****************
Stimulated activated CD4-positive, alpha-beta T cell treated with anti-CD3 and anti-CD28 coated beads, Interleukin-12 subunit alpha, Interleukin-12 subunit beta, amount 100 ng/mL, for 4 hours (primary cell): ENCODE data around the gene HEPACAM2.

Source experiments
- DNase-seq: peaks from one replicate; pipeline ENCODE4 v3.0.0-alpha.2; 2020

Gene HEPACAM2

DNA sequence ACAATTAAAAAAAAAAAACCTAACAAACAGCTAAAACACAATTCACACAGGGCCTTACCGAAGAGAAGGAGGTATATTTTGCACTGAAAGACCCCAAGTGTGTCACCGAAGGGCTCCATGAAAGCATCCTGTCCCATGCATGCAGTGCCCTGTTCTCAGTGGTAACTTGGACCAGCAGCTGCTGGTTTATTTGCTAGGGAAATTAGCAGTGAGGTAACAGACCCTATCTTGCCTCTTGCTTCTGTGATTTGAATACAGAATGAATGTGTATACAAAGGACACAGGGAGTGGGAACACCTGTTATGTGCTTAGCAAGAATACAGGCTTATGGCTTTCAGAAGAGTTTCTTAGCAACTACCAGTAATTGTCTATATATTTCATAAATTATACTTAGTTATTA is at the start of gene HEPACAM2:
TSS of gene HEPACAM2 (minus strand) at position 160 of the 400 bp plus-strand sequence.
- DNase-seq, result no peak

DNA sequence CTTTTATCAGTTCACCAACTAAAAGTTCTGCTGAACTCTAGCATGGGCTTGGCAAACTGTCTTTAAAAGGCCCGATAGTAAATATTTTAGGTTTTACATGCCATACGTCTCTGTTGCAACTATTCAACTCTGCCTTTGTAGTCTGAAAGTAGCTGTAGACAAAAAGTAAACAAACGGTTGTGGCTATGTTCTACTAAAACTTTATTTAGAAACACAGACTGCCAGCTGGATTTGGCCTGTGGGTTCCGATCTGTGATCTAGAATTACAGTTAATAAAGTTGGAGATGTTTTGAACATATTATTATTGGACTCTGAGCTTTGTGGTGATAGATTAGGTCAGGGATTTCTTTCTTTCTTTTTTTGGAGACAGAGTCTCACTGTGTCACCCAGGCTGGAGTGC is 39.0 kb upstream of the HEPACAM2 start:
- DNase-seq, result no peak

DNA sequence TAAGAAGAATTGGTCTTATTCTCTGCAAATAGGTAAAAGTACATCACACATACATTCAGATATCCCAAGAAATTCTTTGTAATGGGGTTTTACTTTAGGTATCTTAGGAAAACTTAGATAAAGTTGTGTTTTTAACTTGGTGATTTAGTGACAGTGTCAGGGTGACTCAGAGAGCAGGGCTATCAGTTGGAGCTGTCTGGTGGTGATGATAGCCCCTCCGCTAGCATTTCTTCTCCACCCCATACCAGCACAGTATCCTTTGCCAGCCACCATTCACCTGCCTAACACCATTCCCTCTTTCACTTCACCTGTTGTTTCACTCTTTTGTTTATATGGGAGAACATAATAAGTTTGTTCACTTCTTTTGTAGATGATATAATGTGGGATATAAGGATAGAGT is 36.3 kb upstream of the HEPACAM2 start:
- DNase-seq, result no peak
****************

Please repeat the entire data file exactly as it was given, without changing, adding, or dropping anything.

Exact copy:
Stimulated activated CD4-positive, alpha-beta T cell treated with anti-CD3 and anti-CD28 coated beads, Interleukin-12 subunit alpha, Interleukin-12 subunit beta, amount 100 ng/mL, for 4 hours (primary cell): ENCODE data around the gene HEPACAM2.

Source experiments
- DNase-seq: peaks from one replicate; pipeline ENCODE4 v3.0.0-alpha.2; 2020

Gene HEPACAM2

DNA sequence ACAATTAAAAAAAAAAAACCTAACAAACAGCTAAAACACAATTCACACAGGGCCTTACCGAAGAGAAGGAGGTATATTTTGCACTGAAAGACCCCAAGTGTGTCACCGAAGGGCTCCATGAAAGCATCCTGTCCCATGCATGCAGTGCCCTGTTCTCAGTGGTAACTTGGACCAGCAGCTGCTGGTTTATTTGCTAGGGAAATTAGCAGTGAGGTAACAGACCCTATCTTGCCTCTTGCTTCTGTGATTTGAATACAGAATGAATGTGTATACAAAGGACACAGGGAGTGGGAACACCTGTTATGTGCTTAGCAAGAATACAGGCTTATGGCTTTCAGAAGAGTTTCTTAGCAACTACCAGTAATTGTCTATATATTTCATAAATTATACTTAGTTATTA is at the start of gene HEPACAM2:
TSS of gene HEPACAM2 (minus strand) at position 160 of the 400 bp plus-strand sequence.
- DNase-seq, result no peak

DNA sequence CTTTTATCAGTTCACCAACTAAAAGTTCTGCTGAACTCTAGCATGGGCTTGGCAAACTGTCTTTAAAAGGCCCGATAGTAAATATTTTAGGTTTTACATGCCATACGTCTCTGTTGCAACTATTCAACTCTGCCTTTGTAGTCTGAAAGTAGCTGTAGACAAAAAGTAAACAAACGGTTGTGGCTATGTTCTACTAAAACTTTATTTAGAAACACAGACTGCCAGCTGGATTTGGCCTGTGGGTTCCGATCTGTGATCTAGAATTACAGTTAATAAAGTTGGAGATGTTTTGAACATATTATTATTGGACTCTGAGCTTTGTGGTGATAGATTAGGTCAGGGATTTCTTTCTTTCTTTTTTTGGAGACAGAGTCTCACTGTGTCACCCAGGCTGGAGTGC is 39.0 kb upstream of the HEPACAM2 start:
- DNase-seq, result no peak

DNA sequence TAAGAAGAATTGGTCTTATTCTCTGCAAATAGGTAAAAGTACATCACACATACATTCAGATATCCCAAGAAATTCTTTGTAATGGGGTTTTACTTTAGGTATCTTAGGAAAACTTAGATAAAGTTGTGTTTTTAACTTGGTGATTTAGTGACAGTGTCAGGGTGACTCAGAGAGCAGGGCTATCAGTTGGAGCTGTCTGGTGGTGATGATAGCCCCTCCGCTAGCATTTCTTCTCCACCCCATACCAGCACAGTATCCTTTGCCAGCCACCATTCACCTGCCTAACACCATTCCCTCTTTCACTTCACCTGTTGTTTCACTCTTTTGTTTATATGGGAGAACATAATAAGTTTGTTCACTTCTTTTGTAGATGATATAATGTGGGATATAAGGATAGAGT is 36.3 kb upstream of the HEPACAM2 start:
- DNase-seq, result no peak